Papa John's (NASDAQ: PZZA) founder John Schnatter has agreed to resign from the company's board of directors, which means that after more than a year of turmoil sparked by Schnatter, the pizzeria can finally get back to doing what it does best -- making pizza.
Schnatter has agreed to withdraw his nomination to the board of directors and will resign his seat once he's helped choose a successor, according to a filing with the SEC. He will retain his 31% stake in the business he created.
Hedge fund Starboard Value has a lot of work to do to deliver on its promise to return Papa John's to health. Image source: Getty Images.
Burned by controversy
Schnatter built an international pizza chain with over 5,300 restaurants in all 50 states and in 46 countries that has consistently challenged rival Domino's for the title of the most popular pizzeria in the U.S. But controversy rose up around the business in late 2017 after Schnatter attributed Papa John's declining sales to National Football League players' kneeling during the national anthem and the NFL's handling of that situation. He then made comments deemed racially insensitive during a conference call with a marketing agency.
Schnatter subsequently stepped down as board chairman and gave up his position as CEO, but he railed at his successor and objected as the board sought to remove all connection to him, including removing his image from corporate marketing. Schnatter filed a lawsuit against Papa John's last year contesting his removal as chairman and accusing the board of failing to conduct an investigation into the conference call comments, which he contends the media took out of context. He also fought the "poison pill" defense Papa John's adopted to prevent him from acquiring control over the company.
This year, hedge fund Starboard Value took an activist role in the pizzeria, injecting $200 million into the business in the hopes of reversing the precipitous decline Papa John's was experiencing, much the way it had revived Darden Restaurants' Olive Garden chain. Papa John's then expanded its poison pill defense to include a new "acting in concert" provision, which required new board members, including Starboard's founder Jeffrey Smith (who had become Papa John's chairman), to vote in favor of the company's nominees.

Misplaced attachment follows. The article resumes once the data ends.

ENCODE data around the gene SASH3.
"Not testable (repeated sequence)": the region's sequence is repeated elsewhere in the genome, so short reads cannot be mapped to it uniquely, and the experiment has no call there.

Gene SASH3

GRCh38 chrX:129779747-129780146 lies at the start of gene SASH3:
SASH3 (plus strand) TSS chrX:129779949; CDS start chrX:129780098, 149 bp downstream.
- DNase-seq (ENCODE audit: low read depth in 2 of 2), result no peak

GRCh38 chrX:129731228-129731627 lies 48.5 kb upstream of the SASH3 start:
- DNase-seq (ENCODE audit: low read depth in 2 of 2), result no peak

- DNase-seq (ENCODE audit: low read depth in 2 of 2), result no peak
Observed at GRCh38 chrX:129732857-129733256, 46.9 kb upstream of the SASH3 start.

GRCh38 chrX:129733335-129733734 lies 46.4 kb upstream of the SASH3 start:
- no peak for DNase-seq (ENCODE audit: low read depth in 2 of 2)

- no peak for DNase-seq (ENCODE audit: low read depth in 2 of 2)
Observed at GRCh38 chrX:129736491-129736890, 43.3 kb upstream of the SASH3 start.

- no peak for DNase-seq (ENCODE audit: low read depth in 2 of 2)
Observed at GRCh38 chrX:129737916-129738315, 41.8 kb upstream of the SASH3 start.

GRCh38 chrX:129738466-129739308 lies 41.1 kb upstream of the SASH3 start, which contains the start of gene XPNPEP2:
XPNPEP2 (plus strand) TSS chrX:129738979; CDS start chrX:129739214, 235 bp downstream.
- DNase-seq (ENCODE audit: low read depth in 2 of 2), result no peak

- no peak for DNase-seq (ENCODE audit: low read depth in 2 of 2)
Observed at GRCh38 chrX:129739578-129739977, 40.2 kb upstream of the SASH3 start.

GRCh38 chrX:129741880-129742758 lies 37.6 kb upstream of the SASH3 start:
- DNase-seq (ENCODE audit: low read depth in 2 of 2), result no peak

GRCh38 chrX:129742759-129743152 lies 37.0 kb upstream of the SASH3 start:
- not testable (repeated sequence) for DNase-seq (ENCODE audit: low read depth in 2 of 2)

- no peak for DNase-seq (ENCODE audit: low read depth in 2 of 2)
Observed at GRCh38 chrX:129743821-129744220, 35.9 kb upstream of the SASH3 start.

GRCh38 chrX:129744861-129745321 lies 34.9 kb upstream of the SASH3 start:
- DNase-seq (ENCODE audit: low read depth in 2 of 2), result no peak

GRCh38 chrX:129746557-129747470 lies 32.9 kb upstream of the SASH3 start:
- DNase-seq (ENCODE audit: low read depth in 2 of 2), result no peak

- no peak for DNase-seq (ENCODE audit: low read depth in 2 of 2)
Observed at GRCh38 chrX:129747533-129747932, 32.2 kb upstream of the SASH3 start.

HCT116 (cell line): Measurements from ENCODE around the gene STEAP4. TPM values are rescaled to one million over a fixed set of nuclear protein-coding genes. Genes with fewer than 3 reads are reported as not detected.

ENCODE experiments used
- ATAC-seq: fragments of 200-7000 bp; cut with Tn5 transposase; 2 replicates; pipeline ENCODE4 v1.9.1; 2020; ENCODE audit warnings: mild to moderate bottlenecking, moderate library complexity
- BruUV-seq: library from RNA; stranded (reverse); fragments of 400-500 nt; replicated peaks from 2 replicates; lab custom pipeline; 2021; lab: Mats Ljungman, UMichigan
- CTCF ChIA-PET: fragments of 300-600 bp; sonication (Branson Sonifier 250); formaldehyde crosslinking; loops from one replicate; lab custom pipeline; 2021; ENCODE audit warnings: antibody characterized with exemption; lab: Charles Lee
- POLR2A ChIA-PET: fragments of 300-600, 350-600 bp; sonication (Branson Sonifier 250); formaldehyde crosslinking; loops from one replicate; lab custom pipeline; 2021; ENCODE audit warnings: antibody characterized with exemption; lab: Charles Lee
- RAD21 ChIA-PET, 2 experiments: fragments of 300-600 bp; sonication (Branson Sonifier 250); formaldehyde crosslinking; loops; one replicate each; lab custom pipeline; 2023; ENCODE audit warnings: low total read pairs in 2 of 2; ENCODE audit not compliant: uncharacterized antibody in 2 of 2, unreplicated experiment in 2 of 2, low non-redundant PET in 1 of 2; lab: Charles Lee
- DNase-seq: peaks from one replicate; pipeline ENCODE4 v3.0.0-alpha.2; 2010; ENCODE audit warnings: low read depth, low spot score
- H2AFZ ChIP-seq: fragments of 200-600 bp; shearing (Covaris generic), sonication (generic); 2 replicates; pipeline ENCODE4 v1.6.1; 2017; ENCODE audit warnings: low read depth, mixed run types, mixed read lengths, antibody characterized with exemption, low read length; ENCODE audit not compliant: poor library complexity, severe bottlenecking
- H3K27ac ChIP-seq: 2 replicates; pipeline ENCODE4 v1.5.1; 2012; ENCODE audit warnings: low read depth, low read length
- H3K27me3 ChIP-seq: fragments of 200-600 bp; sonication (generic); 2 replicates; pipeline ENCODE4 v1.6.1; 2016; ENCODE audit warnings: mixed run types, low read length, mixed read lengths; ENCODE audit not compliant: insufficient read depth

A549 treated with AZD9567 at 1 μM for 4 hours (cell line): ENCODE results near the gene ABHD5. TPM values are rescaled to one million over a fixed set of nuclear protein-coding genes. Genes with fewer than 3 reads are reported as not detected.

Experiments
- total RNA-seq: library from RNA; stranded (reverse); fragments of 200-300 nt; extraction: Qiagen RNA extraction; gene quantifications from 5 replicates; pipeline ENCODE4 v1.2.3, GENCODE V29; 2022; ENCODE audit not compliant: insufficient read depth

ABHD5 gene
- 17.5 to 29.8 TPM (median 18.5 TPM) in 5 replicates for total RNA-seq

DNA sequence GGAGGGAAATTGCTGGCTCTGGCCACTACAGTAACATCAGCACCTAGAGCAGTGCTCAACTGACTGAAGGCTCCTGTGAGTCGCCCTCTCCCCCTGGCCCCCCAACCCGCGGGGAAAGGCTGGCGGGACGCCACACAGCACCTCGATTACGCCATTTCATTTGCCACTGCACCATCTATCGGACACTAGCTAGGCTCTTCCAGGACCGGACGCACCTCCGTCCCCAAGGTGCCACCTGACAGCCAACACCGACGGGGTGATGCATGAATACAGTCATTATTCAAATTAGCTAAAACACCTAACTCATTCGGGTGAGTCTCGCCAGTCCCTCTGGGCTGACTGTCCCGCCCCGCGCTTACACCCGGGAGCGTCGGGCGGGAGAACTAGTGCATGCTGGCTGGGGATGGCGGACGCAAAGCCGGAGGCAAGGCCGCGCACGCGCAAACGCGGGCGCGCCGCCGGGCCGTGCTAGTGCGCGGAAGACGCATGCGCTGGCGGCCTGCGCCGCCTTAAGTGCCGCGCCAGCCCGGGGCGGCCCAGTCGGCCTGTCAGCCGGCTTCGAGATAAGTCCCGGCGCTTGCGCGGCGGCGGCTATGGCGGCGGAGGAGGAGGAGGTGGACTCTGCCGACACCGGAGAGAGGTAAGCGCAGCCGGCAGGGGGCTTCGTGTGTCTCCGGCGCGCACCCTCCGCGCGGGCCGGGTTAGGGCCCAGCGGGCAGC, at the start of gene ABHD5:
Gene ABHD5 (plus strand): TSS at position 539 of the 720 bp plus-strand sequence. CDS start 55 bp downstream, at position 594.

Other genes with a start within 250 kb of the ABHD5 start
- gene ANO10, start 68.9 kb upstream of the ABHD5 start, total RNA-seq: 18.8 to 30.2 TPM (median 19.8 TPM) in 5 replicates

Although Schnatter amended his lawsuit to include the new provision, as part of Papa John's settlement with him, the company has agreed to remove that language. Schnatter has also agreed to drop two lawsuits against Papa John's.
Customers fled the pizza shop
The latest moves should allow Papa John's to get back to business. The pizzeria spent $50.7 million last year in an attempt to limit the damage, whether through marketing, helping out franchisees with lower royalty payments, or paying for the legal work undertaken by the board's special committee assigned to deal with the issue.
Same-store sales at U.S. restaurants tumbled 8.1% in the fourth quarter and were down 7.3% for the full year. Revenue also plunged 20% in the quarter, dropping to $374 million from $468 million a year ago, and the company suffered a $13.8 million quarterly loss, or $0.44 per share. In the fourth quarter of 2017 the pizzeria earned a profit of $28.5 million, or $0.81 per share. Papa John's stock suffered similarly, losing almost 30% of its value in 2018.
Since Starboard's investment, however, shares have regained almost 18%. Still, the stock is currently trading at the same level it did in 2016, and remains some 50% below the highs it hit at the start of 2017.
Whether Starboard Value can help Papa John's reconnect with consumers the way it helped Olive Garden remains to be seen. There's only so much room to maneuver with a pizza chain's menu, and it's already been adding new specialty pizzas. It is also reaching out to social media influencers to help sell the idea that this is a new business.
Take a go-slow approach
There are literally tens of thousands of pizzerias consumers can choose from, in addition to the national chains. You can get just as much innovation at your local independent pizza shop as you'll find on Papa John's new menu. There will undoubtedly be a positive impact from the resolution and the fact the pizzeria is no longer in the headlines with allegations and recriminations, but Papa John's has a lot of work to do to repair the damage that's been done. Investors may want to take a wait-and-see approach. The stock is also not cheap at 27 times next year's earnings estimates and some 25 times the free cash flow it produces.
There should be plenty of time to see how well Starboard Value gets the pizzeria back in the dough.
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